When it’s too easy to miss the moon

She tells a story of a moon. (And yes – I know I talk about the moon a lot, but bear with me in this story).

Beside her, six kids are readying for dinner. Dishes are scattered across the counter and food is ready to be played. Behind her her husband comes over, waving to her. “Come here,” he says. “You need to see this.”

But her eyes are on the dishes and the readied food and the hungry babies. “Now?” She asks

“Now.”

“Can’t it wait until after dinner?” Eyes on the clock.

He’s insistent. And so she follows him, to where he stands, and then his hands are on her shoulders and he steers her to where she can see. The moon. Beautifully high in the sky, casting a glow on the fields below. “I thought you’d want to see it,” he says quietly, and after a nod from him, she picks up her camera and is all legs as she hurries out into the field.

And all I can think about as she writes of this moment is how often we miss the moon. 

We fill minutes with things and people so time passes us by. I never want time to pass me by. I never want to fill it so full that I miss what I’m even filling it with.

I pile expectations higher and higher and higher until I am drowning underneath them. And their weight threatens to destroy me. But I keep piling.

And in the process of to do lists and dreams and unwashed dishes and unfinished laundry and a never perfect body … I miss the moon.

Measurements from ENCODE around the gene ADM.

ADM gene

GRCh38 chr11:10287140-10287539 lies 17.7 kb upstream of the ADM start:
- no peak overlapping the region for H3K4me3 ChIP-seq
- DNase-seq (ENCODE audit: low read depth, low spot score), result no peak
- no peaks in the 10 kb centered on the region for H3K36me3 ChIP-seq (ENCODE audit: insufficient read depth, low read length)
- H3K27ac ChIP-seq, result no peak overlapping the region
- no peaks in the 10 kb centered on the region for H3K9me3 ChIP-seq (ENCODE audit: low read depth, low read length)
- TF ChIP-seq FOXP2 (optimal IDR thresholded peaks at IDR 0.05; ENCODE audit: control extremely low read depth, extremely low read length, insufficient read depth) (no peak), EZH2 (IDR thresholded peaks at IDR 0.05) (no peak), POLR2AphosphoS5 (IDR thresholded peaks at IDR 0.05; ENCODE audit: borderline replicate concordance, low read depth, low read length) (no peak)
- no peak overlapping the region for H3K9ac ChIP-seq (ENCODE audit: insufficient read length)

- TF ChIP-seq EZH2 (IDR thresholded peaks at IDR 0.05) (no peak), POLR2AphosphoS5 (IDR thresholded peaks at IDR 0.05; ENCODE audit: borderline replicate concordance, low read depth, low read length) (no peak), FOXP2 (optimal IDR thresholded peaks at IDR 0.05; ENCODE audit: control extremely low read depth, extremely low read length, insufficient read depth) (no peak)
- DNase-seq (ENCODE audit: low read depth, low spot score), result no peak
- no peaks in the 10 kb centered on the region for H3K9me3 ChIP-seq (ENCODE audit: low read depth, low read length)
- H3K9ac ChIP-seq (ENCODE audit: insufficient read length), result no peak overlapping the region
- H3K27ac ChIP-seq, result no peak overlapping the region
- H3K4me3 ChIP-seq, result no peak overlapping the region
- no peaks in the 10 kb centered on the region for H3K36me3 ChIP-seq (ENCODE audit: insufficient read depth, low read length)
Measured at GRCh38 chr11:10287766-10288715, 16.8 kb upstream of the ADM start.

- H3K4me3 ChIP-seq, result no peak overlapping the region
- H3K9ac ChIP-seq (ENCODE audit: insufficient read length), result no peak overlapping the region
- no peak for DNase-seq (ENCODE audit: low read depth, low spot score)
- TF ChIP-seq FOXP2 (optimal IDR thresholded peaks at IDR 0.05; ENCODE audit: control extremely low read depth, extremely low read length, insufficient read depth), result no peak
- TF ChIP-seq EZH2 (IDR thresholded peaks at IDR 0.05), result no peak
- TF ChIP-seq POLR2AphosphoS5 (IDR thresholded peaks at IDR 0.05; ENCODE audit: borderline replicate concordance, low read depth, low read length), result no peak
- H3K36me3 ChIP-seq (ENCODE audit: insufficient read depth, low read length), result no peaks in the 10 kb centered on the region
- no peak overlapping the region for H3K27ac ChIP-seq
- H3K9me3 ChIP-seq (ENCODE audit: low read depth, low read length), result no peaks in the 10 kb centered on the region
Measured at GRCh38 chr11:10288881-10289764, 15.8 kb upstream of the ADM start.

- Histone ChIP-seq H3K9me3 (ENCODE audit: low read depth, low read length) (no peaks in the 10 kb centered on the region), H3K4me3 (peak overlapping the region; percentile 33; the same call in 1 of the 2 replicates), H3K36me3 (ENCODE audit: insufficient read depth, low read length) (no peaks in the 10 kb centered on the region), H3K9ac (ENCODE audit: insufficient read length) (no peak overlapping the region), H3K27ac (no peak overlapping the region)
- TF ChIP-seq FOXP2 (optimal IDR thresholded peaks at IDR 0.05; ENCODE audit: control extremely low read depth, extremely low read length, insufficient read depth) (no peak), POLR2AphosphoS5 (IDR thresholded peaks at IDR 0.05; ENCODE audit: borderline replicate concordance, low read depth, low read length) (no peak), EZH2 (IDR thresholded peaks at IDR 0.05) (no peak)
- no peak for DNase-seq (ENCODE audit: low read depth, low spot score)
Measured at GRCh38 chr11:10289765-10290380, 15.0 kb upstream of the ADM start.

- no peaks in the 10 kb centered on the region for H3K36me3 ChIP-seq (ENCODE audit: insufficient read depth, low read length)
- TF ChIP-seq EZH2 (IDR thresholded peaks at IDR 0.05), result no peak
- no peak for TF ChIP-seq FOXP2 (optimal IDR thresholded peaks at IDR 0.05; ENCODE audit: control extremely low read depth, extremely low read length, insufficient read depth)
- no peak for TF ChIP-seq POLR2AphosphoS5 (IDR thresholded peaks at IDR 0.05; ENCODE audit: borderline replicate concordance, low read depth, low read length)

I miss the moon.

And I am so afraid I’ve lived 26 years and missed it. I’m so afraid I’ve done big capital L Living I’ve forgotten life is lived in the moments in between. When we see who’s in front of us. When our feet slow even though we’re late but the lilacs wrap their scent around us and stop us in our tracks. When we laugh at the ducks that waddle up to picnic blankets and dance and bellow and wail in the middle of a traffic jam. When we find ourselves in the middle of a mosquito-filled patio, raspberry pie stinging our tongues with it’s sweet tartness.

I’ve longed to press forward these days. To skip tears and heart breaking and be on the other side of the valley.

But I’m afraid if I did I’d miss the moon.

And so I breathe and I ask God for more grace and more days to see Him in the little things. And to trust that those are what make the long days, the hard days, beautiful.

If only we keep stopping to see the moon.

{ps – the Story and all of her other amazing words can be found here and here}